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Robin Margolis, an activist for children of interfaith marriage in the Jewish community who has written for us at IFF, has been posting about the issues adult children of intermarriage face in the community on Jewcy.com. In her latest piece, Why Many Jewish Outreach Workers Ignore Half-Jewish People, she creates a list of all the ways and all the reasons the Jewish community doesn’t offer explicit welcome or programming to adult children of intermarriage.

The list is comprehensive, but I think it misses the point. Most outreach workers are ignoring adult children of interfaith marriage because they don’t think adult children of interfaith marriage have a problem being accepted into the Jewish community. They really just don’t know, and when individuals try to explain, they think these individuals are exceptional. It’s the ignorance of privilege and it’s more intractable than active hostility.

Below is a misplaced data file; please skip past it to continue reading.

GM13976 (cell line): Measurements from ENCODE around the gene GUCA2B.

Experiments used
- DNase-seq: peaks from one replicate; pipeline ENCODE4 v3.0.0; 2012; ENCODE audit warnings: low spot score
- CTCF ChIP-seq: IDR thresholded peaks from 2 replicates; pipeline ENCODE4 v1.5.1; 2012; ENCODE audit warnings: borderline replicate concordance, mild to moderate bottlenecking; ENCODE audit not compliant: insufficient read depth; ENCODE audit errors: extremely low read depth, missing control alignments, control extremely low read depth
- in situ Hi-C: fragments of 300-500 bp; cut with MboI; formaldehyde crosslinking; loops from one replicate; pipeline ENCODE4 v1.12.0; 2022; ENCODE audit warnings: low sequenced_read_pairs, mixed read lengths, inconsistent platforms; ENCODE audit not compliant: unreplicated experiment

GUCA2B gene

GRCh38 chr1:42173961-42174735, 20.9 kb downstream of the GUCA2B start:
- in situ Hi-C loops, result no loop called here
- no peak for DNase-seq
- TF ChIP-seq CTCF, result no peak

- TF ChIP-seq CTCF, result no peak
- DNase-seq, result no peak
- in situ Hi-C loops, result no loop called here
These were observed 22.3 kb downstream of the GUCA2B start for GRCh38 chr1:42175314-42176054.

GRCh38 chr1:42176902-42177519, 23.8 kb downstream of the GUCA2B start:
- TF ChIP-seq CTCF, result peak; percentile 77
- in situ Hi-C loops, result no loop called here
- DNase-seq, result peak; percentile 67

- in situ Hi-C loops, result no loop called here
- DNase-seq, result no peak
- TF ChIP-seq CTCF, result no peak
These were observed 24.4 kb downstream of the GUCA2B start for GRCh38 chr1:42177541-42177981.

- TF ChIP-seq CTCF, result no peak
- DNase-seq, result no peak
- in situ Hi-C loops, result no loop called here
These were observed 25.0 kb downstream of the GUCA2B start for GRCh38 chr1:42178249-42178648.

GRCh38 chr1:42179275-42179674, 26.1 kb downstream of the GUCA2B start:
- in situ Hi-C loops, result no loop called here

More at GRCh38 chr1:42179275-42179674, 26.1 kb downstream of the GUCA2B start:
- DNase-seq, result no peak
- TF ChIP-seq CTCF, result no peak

I’m speaking for myself now, here, too. I remember the first time I met a Jewish woman of color, in college. She was an amazingly cool person and I had not known she was Jewish. I was very excited to learn we had Jewishness in common. She explained that because her mom was Jewish and her dad was African-American, Ashkenazi Jewish kids where she grew up told her she couldn’t be Jewish.

“But that’s not right,” I said, and went off into a pedantic explanation of the Jewish law, blah blah blah, to cover my distress. I wanted us to be connected by this identity that was important to me, and she had been pushed away from it. (We were still friends anyway, though she was considerably cooler than I. When I finish writing this I’m going to look her up on Facebook.) It was years before I saw that her experience was not an unusual one.

It’s not that committed Jews, whether we have one Jewish parent or two, don’t like people with complicated Jewish identities. We’ve seen all kinds of complication. It’s that we can’t accept our community could be rejecting. We think we’re good at accepting, and we aren’t. We have to wake up and realize our personal experiences of being Jewish aren’t the only ones.

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Author: Ruth Abrams


Ruth Abrams